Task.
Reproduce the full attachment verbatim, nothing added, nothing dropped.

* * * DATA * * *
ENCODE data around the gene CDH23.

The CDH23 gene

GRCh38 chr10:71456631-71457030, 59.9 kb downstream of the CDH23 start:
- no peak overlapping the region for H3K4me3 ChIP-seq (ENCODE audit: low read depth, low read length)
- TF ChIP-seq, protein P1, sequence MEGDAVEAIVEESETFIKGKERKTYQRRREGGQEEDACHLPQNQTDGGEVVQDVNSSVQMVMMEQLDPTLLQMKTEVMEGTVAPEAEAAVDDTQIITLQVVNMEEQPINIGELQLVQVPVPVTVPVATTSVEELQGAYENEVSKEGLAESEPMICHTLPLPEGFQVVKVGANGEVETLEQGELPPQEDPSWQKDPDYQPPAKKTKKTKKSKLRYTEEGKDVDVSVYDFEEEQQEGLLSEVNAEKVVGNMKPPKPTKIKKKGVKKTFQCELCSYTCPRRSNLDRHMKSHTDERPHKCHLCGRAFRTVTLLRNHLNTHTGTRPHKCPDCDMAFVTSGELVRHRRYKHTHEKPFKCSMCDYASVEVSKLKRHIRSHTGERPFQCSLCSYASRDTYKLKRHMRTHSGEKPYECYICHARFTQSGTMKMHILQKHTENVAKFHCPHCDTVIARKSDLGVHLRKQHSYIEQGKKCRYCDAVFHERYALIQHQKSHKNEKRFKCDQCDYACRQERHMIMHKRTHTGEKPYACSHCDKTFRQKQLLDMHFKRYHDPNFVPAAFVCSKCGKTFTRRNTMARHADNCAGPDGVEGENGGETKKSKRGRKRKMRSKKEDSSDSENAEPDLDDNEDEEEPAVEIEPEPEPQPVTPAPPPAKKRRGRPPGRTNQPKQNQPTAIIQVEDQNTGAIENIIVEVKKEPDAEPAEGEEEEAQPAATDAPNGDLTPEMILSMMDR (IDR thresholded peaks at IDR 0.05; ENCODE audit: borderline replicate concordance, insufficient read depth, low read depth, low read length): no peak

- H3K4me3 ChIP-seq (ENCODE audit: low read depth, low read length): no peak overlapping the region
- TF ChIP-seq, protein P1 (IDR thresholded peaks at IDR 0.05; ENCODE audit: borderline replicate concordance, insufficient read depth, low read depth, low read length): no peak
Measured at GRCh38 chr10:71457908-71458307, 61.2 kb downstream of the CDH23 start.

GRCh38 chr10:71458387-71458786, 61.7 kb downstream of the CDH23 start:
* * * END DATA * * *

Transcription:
ENCODE data around the gene CDH23.

The CDH23 gene

GRCh38 chr10:71456631-71457030, 59.9 kb downstream of the CDH23 start:
- no peak overlapping the region for H3K4me3 ChIP-seq (ENCODE audit: low read depth, low read length)
- TF ChIP-seq, protein P1, sequence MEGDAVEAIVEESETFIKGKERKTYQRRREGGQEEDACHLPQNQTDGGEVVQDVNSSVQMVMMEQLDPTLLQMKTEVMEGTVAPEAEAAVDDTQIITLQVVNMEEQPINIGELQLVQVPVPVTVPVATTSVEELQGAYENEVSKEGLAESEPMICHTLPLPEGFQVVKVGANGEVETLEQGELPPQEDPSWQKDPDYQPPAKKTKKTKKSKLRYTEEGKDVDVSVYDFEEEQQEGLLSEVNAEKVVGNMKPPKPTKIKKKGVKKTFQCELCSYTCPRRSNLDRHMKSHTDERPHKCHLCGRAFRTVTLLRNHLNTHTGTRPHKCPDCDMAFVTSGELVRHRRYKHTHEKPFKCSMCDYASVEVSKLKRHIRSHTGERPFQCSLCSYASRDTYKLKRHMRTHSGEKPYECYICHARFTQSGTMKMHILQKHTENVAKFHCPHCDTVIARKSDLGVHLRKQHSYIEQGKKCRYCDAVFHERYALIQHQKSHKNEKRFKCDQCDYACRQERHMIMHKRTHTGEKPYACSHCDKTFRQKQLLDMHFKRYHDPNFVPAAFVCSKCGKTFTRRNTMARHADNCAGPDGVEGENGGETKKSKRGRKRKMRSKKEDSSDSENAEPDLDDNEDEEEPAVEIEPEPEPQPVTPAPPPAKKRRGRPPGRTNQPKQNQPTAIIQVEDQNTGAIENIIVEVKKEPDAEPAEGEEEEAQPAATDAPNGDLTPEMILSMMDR (IDR thresholded peaks at IDR 0.05; ENCODE audit: borderline replicate concordance, insufficient read depth, low read depth, low read length): no peak

- H3K4me3 ChIP-seq (ENCODE audit: low read depth, low read length): no peak overlapping the region
- TF ChIP-seq, protein P1 (IDR thresholded peaks at IDR 0.05; ENCODE audit: borderline replicate concordance, insufficient read depth, low read depth, low read length): no peak
Measured at GRCh38 chr10:71457908-71458307, 61.2 kb downstream of the CDH23 start.

GRCh38 chr10:71458387-71458786, 61.7 kb downstream of the CDH23 start: